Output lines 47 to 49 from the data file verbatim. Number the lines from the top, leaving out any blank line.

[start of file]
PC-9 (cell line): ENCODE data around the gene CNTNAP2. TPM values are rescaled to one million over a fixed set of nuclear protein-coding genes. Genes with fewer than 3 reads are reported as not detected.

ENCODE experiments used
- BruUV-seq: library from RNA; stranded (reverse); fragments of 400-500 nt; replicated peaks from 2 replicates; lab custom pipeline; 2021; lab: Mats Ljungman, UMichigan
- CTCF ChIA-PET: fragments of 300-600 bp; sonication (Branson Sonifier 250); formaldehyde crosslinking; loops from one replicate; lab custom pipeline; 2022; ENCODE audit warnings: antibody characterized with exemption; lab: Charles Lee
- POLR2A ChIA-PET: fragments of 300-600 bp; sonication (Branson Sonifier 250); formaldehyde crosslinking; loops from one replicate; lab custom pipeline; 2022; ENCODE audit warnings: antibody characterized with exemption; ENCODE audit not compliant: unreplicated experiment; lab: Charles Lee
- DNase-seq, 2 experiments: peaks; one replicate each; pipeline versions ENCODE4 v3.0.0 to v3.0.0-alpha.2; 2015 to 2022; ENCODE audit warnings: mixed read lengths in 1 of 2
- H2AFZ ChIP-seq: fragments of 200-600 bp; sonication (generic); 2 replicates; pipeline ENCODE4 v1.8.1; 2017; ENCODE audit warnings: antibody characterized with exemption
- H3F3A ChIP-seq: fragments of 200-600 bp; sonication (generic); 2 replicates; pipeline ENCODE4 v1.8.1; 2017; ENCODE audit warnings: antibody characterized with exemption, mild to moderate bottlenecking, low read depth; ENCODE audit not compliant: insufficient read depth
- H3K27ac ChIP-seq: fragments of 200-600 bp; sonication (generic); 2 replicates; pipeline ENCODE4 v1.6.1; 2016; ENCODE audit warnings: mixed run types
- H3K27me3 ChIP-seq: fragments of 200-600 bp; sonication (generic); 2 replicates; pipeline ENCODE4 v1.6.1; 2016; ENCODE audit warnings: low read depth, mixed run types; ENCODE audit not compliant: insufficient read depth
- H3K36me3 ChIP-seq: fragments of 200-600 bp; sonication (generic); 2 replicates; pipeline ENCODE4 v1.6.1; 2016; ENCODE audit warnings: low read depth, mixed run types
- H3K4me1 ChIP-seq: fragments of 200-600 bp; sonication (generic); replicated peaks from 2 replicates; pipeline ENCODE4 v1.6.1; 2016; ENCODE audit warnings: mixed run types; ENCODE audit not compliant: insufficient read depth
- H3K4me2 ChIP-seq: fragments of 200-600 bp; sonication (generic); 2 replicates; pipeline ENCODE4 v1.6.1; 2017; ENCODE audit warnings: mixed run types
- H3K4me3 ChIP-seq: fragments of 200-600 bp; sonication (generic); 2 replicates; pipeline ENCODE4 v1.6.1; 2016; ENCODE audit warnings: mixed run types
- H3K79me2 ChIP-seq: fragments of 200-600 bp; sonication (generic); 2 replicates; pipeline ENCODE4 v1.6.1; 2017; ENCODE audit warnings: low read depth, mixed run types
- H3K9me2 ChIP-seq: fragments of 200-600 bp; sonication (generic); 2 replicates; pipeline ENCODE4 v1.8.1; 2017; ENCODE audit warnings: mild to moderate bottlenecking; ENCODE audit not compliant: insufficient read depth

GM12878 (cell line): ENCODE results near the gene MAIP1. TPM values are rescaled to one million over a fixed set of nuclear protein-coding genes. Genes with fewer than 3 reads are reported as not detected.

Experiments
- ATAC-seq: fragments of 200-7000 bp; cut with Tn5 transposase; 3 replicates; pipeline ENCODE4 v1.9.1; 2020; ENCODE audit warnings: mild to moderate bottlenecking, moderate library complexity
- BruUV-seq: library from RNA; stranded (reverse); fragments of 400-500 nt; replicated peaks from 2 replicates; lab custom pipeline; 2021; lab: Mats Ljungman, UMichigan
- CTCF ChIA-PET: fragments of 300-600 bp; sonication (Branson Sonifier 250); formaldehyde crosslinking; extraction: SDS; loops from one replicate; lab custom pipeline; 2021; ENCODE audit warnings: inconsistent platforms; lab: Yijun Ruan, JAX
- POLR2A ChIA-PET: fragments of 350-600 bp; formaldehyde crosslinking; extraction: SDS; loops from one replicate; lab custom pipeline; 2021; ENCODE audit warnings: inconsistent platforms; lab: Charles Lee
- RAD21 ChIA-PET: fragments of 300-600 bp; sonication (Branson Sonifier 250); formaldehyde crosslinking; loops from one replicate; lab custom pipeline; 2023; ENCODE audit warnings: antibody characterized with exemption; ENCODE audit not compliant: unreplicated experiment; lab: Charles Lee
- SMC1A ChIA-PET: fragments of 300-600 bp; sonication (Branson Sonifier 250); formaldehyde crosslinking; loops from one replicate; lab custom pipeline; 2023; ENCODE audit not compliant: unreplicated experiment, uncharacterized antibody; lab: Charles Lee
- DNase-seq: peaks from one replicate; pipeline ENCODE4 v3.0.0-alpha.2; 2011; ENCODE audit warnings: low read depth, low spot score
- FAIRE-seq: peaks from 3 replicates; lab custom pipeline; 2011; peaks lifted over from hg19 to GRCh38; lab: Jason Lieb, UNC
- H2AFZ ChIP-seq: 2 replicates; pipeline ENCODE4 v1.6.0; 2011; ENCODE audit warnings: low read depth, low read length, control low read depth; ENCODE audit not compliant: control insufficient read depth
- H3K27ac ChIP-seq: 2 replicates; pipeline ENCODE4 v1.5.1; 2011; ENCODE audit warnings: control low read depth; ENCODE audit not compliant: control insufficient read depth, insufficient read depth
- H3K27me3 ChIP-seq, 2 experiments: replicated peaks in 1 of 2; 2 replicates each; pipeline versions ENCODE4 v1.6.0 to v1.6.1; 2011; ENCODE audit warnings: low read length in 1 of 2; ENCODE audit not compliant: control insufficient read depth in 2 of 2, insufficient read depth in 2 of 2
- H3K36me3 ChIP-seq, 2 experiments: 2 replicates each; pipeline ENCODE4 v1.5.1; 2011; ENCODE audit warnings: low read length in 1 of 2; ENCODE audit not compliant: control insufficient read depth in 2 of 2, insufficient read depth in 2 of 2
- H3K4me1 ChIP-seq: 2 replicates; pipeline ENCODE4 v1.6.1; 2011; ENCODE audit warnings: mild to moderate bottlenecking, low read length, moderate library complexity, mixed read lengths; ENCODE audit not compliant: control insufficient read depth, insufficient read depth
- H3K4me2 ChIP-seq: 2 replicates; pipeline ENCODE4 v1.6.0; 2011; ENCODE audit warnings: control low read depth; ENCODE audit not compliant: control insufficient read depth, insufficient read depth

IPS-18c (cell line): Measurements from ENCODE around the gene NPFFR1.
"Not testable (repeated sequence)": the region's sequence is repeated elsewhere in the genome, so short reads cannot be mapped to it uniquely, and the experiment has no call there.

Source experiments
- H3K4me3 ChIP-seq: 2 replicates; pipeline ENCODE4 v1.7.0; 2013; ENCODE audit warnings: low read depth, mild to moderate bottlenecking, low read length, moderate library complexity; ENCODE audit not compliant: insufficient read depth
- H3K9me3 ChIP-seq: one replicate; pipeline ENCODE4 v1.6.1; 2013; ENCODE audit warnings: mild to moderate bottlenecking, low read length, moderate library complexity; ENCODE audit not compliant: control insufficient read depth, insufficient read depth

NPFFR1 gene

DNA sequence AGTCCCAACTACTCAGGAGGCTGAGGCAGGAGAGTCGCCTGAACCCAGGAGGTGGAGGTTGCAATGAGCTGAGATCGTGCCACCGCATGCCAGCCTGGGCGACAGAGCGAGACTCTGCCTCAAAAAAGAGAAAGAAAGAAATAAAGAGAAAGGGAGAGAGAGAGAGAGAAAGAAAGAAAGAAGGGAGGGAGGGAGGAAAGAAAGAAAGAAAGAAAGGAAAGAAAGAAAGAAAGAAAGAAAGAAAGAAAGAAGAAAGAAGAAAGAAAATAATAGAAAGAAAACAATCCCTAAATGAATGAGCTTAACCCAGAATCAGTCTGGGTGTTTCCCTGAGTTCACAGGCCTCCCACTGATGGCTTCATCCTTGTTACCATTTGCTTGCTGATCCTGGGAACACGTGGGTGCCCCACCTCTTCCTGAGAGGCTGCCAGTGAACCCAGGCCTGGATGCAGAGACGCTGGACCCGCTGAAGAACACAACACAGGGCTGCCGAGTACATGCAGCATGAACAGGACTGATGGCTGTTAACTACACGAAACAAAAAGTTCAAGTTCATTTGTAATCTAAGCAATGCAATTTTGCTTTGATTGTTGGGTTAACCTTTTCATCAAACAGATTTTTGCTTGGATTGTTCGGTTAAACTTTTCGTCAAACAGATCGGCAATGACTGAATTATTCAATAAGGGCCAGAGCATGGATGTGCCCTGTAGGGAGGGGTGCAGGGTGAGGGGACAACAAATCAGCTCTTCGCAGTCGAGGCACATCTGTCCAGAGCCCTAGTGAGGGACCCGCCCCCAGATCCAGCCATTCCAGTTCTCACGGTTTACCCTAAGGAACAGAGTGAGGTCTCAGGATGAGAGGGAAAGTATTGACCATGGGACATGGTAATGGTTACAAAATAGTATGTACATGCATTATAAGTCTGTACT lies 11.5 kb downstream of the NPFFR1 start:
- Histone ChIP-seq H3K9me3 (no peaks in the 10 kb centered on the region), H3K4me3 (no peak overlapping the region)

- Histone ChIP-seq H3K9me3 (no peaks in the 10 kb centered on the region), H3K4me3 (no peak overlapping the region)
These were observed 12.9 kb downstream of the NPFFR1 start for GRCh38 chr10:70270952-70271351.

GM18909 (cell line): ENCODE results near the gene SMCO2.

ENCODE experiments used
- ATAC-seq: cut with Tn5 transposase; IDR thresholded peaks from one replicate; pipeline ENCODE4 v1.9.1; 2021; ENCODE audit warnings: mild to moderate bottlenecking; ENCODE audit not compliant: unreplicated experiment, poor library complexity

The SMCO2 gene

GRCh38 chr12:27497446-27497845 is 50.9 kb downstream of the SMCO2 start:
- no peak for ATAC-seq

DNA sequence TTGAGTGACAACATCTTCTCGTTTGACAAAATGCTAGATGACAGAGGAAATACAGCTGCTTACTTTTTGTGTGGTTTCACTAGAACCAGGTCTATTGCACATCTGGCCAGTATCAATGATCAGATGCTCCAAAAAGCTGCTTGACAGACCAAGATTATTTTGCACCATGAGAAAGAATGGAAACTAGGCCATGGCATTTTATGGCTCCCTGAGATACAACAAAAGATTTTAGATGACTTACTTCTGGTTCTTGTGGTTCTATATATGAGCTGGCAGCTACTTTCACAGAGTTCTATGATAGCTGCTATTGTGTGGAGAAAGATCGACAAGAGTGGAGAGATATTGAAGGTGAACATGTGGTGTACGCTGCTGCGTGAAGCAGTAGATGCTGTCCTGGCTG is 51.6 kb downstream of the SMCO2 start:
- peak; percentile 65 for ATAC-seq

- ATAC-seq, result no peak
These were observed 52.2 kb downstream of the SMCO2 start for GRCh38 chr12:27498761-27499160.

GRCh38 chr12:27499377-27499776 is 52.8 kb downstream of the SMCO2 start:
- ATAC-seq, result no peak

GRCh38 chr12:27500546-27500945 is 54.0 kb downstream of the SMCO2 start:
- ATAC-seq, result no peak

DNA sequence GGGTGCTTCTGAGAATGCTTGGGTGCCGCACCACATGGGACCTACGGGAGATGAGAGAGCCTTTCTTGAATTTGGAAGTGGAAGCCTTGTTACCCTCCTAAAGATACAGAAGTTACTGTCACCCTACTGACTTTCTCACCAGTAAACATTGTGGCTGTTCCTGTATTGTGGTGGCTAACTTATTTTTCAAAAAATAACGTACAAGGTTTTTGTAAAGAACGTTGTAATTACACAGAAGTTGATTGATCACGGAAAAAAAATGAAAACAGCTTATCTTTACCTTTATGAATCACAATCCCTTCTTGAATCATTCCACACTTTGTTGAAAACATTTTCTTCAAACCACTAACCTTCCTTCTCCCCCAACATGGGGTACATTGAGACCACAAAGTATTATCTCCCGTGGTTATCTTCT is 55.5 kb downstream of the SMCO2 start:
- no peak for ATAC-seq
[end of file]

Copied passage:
GRCh38 chr12:27497446-27497845 is 50.9 kb downstream of the SMCO2 start:
- no peak for ATAC-seq

DNA sequence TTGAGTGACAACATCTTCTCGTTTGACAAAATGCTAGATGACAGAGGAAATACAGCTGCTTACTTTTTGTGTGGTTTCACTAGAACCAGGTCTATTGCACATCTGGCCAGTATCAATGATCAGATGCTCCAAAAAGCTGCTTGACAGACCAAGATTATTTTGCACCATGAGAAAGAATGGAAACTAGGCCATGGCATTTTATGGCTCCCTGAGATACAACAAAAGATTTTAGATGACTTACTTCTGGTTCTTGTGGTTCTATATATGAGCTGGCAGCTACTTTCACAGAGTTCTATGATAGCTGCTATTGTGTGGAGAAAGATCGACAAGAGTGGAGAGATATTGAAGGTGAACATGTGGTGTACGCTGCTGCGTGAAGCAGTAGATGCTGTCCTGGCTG is 51.6 kb downstream of the SMCO2 start: